The Fiat 500 with base engine and 5-speed gets an EPA-rated 31/40 miles per gallon City/Highway, 34 mpg Combined, while the turbo gets 30 mpg Combined with the manual, and just 27 mpg with the automatic. Premium fuel is recommended, even for the non-turbo. For the size of the car, the savings in fuel cost is unimpressive.
You won’t be impressed if you hit a telephone pole in your Fiat 500, either. It got a Poor rating from the IIHS in the small-overlap frontal crash test. The other crash ratings were better, with four stars overall from the NHTSA, including four stars for frontal impact and five stars for side impact. The IIHS gave the 500 its top Good score in most tests. There are seven standard airbags: dual front, side and curtain, plus a driver knee airbag to come between you and the telephone pole.
The Fiat 500 Pop hatchback ($16,995) and Cabriolet ($$20,395) include cloth upholstery, air conditioning, power windows and locks, cruise control, CD player with audio jack, 15-inch painted aluminum wheels. (All prices are MSRP and do not include destination charge.)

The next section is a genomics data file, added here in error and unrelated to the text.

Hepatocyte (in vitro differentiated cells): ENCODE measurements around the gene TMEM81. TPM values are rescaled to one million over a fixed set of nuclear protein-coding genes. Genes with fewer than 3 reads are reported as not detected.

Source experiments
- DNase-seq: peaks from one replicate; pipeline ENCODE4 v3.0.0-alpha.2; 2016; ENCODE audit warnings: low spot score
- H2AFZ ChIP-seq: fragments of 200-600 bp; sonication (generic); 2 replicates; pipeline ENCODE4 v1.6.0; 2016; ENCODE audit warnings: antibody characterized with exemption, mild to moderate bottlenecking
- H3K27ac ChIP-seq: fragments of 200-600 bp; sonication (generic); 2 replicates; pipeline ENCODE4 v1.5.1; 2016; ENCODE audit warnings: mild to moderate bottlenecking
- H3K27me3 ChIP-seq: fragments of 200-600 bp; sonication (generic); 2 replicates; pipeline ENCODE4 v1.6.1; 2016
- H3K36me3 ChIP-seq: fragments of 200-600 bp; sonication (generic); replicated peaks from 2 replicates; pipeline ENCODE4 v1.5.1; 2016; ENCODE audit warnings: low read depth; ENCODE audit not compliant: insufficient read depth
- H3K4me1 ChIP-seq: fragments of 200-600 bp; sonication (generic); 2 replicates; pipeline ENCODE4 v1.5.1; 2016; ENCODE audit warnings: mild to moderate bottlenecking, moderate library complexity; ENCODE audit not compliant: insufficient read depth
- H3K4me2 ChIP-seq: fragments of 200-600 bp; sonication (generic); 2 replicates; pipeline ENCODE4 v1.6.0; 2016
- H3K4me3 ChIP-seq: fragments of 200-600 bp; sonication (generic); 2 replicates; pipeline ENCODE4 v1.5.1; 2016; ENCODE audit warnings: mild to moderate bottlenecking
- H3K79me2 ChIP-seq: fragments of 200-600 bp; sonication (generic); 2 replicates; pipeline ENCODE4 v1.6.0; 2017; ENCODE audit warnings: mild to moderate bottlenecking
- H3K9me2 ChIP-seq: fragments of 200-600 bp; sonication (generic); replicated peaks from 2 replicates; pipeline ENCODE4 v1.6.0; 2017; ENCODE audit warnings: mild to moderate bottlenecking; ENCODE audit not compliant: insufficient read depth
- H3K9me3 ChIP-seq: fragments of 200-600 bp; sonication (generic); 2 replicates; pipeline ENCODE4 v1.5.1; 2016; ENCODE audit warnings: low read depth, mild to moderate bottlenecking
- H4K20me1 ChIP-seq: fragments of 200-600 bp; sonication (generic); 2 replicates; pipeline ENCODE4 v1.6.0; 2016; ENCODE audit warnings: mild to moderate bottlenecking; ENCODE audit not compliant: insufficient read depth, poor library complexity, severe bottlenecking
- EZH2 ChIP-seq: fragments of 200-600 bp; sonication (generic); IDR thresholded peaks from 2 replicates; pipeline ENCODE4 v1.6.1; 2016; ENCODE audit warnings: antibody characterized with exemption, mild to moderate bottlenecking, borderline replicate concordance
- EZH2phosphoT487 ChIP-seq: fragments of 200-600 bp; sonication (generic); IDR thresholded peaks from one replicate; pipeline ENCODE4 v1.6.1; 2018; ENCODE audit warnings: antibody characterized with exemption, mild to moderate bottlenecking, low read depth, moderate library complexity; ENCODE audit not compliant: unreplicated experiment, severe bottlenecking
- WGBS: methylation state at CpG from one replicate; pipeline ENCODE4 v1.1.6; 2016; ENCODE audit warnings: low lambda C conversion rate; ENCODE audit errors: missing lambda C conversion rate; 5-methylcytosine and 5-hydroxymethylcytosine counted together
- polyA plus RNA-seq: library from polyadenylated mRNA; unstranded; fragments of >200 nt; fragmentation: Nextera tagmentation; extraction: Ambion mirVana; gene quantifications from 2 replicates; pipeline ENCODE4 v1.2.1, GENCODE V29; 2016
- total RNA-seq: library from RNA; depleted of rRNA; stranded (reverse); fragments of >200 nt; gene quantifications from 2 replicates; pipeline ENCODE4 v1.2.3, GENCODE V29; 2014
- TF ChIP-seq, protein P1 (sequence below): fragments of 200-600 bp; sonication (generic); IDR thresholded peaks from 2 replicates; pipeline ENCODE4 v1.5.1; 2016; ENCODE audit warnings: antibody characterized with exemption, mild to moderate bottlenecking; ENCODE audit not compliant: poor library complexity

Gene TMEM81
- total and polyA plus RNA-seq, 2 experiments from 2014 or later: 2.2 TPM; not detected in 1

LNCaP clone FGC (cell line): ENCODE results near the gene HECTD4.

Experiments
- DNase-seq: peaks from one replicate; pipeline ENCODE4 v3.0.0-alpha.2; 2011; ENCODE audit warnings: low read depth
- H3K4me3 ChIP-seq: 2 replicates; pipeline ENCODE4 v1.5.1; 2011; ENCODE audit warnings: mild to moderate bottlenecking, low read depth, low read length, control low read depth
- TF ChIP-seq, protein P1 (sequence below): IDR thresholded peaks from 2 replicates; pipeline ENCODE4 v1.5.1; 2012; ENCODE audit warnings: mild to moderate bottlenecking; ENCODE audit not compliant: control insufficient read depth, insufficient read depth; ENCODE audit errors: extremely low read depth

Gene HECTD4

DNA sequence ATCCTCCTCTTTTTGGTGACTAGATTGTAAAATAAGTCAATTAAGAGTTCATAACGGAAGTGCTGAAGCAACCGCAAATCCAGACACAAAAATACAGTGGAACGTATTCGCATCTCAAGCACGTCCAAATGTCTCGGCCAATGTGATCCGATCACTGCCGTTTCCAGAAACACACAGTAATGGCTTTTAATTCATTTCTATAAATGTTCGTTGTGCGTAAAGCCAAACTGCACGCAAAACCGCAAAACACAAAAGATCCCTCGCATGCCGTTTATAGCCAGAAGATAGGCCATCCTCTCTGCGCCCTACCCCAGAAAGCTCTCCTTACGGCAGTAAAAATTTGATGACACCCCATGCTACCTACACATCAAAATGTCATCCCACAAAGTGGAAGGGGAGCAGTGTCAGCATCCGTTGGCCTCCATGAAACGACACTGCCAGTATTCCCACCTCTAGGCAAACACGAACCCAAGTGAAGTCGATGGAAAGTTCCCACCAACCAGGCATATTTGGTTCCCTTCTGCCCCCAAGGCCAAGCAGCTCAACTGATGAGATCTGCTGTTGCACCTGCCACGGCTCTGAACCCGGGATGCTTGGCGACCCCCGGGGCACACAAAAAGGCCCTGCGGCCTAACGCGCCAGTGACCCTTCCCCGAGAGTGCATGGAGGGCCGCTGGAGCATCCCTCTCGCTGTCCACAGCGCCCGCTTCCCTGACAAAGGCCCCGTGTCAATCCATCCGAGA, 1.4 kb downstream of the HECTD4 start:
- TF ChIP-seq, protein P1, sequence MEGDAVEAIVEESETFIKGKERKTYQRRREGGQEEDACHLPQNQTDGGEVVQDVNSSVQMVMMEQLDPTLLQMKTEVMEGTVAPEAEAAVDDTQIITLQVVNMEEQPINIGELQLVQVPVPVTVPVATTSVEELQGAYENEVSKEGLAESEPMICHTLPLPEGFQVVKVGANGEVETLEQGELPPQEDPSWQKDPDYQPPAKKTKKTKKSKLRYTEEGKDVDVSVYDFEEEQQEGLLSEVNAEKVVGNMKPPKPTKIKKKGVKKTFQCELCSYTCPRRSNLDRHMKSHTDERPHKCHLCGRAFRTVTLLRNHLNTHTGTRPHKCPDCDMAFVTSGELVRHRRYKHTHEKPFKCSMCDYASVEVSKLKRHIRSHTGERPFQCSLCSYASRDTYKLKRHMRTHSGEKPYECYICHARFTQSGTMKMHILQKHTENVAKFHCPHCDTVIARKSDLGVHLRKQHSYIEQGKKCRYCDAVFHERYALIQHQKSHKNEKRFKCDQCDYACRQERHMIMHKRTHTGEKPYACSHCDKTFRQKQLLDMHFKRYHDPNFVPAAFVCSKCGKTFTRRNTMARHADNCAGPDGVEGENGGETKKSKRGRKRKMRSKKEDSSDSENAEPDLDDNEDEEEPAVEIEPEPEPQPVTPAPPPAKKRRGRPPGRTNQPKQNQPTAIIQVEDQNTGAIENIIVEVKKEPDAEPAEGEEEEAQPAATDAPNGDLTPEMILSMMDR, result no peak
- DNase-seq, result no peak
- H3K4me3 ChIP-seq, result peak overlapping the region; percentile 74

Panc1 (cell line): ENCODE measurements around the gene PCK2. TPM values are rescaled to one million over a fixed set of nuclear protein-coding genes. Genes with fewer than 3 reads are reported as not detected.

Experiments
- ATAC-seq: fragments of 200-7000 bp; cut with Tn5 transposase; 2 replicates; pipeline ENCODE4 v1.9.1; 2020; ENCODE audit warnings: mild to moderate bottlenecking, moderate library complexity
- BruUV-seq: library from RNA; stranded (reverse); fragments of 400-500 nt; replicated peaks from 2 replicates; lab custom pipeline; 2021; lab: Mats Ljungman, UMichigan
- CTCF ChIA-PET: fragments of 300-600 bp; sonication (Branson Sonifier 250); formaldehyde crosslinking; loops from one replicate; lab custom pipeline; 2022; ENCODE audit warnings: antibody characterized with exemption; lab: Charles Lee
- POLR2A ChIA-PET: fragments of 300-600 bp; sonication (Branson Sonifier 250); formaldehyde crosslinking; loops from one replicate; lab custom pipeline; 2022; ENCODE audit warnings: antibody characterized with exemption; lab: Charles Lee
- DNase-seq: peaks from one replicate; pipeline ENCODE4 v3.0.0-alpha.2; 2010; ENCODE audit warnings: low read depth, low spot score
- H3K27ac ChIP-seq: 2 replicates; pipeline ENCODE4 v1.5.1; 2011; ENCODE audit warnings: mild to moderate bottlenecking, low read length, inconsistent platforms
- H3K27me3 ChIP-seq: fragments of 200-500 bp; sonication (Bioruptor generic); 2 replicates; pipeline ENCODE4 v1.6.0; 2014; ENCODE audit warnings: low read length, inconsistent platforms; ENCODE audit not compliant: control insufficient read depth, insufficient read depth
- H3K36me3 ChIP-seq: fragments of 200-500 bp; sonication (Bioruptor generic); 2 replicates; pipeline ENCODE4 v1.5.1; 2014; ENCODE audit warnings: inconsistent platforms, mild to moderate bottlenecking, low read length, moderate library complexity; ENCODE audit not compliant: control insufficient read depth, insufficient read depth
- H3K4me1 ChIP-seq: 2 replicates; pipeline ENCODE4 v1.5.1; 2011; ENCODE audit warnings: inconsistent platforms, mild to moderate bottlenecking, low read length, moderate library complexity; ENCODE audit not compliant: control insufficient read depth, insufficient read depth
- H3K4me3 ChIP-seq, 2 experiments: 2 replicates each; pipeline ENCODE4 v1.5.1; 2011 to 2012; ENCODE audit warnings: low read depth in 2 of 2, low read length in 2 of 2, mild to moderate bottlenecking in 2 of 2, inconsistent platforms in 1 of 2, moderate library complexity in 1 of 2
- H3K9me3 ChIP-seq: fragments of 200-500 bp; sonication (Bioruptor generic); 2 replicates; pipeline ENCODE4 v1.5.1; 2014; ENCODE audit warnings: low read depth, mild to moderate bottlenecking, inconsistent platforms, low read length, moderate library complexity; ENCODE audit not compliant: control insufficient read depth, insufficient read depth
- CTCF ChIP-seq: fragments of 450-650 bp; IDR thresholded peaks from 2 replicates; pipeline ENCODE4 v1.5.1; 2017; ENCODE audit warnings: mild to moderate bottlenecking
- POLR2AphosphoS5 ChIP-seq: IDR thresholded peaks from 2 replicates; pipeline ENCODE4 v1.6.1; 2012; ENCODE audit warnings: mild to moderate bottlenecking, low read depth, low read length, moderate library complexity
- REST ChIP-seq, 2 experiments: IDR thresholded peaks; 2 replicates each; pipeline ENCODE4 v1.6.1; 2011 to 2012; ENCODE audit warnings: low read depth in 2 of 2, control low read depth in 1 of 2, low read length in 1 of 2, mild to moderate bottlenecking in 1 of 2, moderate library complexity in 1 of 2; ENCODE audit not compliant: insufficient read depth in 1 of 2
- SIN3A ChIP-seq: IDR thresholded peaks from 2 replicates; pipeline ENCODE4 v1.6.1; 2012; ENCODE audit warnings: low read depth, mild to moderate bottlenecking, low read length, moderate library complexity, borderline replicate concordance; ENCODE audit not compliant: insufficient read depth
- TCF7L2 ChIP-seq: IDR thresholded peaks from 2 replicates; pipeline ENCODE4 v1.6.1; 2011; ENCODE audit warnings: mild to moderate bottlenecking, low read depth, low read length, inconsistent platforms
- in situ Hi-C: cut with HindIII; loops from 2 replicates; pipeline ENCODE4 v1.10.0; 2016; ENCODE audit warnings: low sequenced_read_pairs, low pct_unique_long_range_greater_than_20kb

Fiat 500 Lounge ($20,395) gets leather upholstery, 7.0-inch LCD display replacing the instrument cluster, fixed glass roof, chrome body and interior accents, leather-wrapped steering wheel with controls, and other features.
The Fiat 500 Abarth ($22,575) features the turbocharged engine, suspension tweaks, black 16-inch alloy wheels, and rear parking sensors.
Options include the latest UConnect system with 5.0-inch touchscreen, a power sunroof, navigation, different wheels, and a host of appearance tweaks. No rearview camera is available for any model.
The Fiat 500 manages the hatchback design without looking awkward. Despite its inherent uprightness, the 500 can look almost svelte. There’s a certain amount of bulk that comes with crash requirements, but they’re buried in the lower third of the body. The sides slope upward, the rear glass slopes forward, presenting a modern twist to the classic Cinquecento shape that’s now 60 years old.